Today’s evolved surveillance command and control platforms are an ideal mechanism. They are no longer designed purely to monitor and manage camera footage, but rather to combine and collate data from any compatible third party data source, and therefore provide the perfect framework for unifying communications and integrating this facility with a host of mission-critical systems.
This has significant implications for informed decision-making and incident response, particularly when paired with workflow functionality. Workflows are an increasingly common and useful feature within surveillance command and control software ‒ it facilitates detection, decision, communication and action as a holistic process.
Can you give us an example of a situation that might benefit from integrated communications?
Of course, let’s take a commuter at a busy train station who notices an unattended suitcase near the self-service ticket machines and uses a nearby help point to alert the control room operator, who then confirms this visually through live video footage.
To prepare for a worst-case scenario, the suitcase is presumed abandoned and the incident is immediately treated as suspicious. The command and control platform triggers an alarm and generates multiple actions.
An automated voice recording is played through the station speakers, reminding passengers that luggage should not be left unattended. Simultaneously, an alert appears on the device of security personnel (and to transport police if part of their Standard Operating Procedures) notifying them to investigate the situation further.
Upon arriving at the scene and investigating the suitcase with a detection dog, the security team is satisfied that there is no imminent threat and reports this back via a pre-set SMS code which automatically updates the control room operator and closes the incident on the system.
This example demonstrates the efficiency and effectiveness of using a single system to generate and receive communications, and to integrate these processes with broader operations.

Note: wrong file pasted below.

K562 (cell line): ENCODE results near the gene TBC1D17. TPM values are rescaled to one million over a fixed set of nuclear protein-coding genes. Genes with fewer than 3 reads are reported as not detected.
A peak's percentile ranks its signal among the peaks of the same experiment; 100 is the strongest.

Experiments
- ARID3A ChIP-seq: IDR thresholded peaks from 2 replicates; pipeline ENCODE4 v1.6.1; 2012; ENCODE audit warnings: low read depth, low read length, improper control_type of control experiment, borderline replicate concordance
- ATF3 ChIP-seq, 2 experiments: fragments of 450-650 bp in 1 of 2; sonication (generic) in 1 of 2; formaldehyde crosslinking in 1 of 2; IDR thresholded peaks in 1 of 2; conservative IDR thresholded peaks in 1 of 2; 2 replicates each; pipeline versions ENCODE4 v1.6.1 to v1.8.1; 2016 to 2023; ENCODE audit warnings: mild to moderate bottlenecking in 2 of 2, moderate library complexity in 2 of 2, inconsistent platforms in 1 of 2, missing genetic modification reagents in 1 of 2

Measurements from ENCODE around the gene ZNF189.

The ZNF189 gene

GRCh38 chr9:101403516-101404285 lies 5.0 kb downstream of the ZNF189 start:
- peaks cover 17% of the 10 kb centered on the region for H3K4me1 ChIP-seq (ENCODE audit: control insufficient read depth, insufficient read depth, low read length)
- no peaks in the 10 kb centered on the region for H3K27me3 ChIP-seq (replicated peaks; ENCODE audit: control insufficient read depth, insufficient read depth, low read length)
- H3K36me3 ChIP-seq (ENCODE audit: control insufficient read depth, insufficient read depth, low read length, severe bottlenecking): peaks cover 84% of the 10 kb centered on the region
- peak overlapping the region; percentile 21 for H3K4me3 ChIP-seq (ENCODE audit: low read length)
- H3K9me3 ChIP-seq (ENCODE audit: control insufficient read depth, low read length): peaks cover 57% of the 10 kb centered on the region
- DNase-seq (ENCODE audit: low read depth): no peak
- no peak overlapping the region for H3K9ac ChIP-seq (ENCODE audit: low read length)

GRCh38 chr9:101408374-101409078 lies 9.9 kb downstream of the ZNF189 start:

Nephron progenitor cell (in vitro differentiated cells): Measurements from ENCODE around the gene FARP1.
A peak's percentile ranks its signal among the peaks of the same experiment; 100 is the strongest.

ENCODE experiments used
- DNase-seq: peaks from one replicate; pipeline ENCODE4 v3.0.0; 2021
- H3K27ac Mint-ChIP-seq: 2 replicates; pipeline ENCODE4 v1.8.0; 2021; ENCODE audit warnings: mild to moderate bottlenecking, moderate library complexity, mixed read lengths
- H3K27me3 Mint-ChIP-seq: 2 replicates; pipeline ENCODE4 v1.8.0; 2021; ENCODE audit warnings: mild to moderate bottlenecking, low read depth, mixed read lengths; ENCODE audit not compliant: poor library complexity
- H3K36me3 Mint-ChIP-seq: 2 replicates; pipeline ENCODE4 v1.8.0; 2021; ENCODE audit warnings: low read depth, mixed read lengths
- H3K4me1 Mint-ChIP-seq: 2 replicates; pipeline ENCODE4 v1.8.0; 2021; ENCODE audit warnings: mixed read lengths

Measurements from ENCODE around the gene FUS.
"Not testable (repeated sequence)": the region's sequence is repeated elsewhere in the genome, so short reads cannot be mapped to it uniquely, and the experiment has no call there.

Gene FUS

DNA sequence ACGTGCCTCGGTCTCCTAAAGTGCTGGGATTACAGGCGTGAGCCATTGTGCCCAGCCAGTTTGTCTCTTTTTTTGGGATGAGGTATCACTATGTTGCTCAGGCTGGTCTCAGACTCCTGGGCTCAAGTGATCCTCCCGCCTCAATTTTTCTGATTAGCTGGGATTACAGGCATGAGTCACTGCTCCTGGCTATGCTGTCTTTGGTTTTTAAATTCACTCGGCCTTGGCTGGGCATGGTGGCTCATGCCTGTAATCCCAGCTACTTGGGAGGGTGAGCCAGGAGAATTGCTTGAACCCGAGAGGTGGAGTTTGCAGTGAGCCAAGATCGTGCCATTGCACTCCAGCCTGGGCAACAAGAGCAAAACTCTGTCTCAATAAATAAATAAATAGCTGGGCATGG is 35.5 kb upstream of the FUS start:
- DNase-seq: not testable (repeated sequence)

What are the current barriers to widespread adoption?
Although the benefits of integrating communications into a single IP-based command and control platform are apparent, the concept does have a number of misconceptions.
There is a common belief among many organizations, particularly ones with existing telephony systems in place, that introducing SIP-enabled communications will be an expensive process. In fact this is rarely the case as most organizations looking to adopt this option are likely to already have an IP network. Instead of opting for a separate telephone system, which can be inflexible and come with a hefty price tag, a small investment in SIP-enabled Private Branch Exchange (PBX) systems is a more cost-efficient option.
Among some of the other common misconceptions is that an organization looking to adopt an integrated IP communications structure will be restricted to specific hardware and software providers ‒ and be forced to purchase specific proprietary technology. However, thanks to industry standardization and open APIs, this is not the case. Organizations can implement an open platform command and control solution and benefit from system/device interoperability.
How do you see the use of integrated communications developing?
The concept of a ‘surveillance communication center’ is one which I expect will attract a great deal of attention in the near future and is likely to see gradual penetration into a number of markets ‒ particularly transport and other high security settings where instant communication is vital. Improvements in network speed, capacity and connectivity, not to mention evolving edge-device technologies, will move this concept from a possibility into reality.